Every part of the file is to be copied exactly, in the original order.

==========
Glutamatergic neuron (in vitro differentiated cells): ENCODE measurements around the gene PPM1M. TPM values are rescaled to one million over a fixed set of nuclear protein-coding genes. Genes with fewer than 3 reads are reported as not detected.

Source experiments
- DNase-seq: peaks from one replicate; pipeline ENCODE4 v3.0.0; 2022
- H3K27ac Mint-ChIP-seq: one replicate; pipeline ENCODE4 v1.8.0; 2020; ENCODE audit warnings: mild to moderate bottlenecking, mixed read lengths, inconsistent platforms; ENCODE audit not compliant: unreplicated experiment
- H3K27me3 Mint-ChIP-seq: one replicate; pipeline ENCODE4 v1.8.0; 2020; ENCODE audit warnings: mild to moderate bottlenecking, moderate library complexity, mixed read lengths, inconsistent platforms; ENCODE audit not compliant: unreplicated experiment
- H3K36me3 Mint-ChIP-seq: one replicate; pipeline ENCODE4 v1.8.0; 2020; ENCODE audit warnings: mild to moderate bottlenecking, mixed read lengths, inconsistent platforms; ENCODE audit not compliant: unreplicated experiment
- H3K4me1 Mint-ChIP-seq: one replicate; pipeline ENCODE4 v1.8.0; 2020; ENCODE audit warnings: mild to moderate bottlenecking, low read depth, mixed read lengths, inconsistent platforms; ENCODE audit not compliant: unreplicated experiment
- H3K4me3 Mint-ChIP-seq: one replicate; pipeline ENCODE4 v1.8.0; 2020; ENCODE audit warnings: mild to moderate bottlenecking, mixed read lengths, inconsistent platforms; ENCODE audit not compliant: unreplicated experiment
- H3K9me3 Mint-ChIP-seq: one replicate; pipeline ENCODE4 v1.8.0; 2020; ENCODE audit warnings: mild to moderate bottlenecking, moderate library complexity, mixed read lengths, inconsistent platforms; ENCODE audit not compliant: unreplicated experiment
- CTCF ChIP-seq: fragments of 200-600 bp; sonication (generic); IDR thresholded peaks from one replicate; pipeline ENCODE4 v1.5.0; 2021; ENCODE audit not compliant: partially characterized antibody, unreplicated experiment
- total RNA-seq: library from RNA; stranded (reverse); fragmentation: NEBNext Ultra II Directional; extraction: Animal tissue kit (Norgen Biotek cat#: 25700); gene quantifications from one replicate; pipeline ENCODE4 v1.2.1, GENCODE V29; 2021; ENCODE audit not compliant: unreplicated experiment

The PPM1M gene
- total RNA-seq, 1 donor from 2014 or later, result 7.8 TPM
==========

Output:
Glutamatergic neuron (in vitro differentiated cells): ENCODE measurements around the gene PPM1M. TPM values are rescaled to one million over a fixed set of nuclear protein-coding genes. Genes with fewer than 3 reads are reported as not detected.

Source experiments
- DNase-seq: peaks from one replicate; pipeline ENCODE4 v3.0.0; 2022
- H3K27ac Mint-ChIP-seq: one replicate; pipeline ENCODE4 v1.8.0; 2020; ENCODE audit warnings: mild to moderate bottlenecking, mixed read lengths, inconsistent platforms; ENCODE audit not compliant: unreplicated experiment
- H3K27me3 Mint-ChIP-seq: one replicate; pipeline ENCODE4 v1.8.0; 2020; ENCODE audit warnings: mild to moderate bottlenecking, moderate library complexity, mixed read lengths, inconsistent platforms; ENCODE audit not compliant: unreplicated experiment
- H3K36me3 Mint-ChIP-seq: one replicate; pipeline ENCODE4 v1.8.0; 2020; ENCODE audit warnings: mild to moderate bottlenecking, mixed read lengths, inconsistent platforms; ENCODE audit not compliant: unreplicated experiment
- H3K4me1 Mint-ChIP-seq: one replicate; pipeline ENCODE4 v1.8.0; 2020; ENCODE audit warnings: mild to moderate bottlenecking, low read depth, mixed read lengths, inconsistent platforms; ENCODE audit not compliant: unreplicated experiment
- H3K4me3 Mint-ChIP-seq: one replicate; pipeline ENCODE4 v1.8.0; 2020; ENCODE audit warnings: mild to moderate bottlenecking, mixed read lengths, inconsistent platforms; ENCODE audit not compliant: unreplicated experiment
- H3K9me3 Mint-ChIP-seq: one replicate; pipeline ENCODE4 v1.8.0; 2020; ENCODE audit warnings: mild to moderate bottlenecking, moderate library complexity, mixed read lengths, inconsistent platforms; ENCODE audit not compliant: unreplicated experiment
- CTCF ChIP-seq: fragments of 200-600 bp; sonication (generic); IDR thresholded peaks from one replicate; pipeline ENCODE4 v1.5.0; 2021; ENCODE audit not compliant: partially characterized antibody, unreplicated experiment
- total RNA-seq: library from RNA; stranded (reverse); fragmentation: NEBNext Ultra II Directional; extraction: Animal tissue kit (Norgen Biotek cat#: 25700); gene quantifications from one replicate; pipeline ENCODE4 v1.2.1, GENCODE V29; 2021; ENCODE audit not compliant: unreplicated experiment

The PPM1M gene
- total RNA-seq, 1 donor from 2014 or later, result 7.8 TPM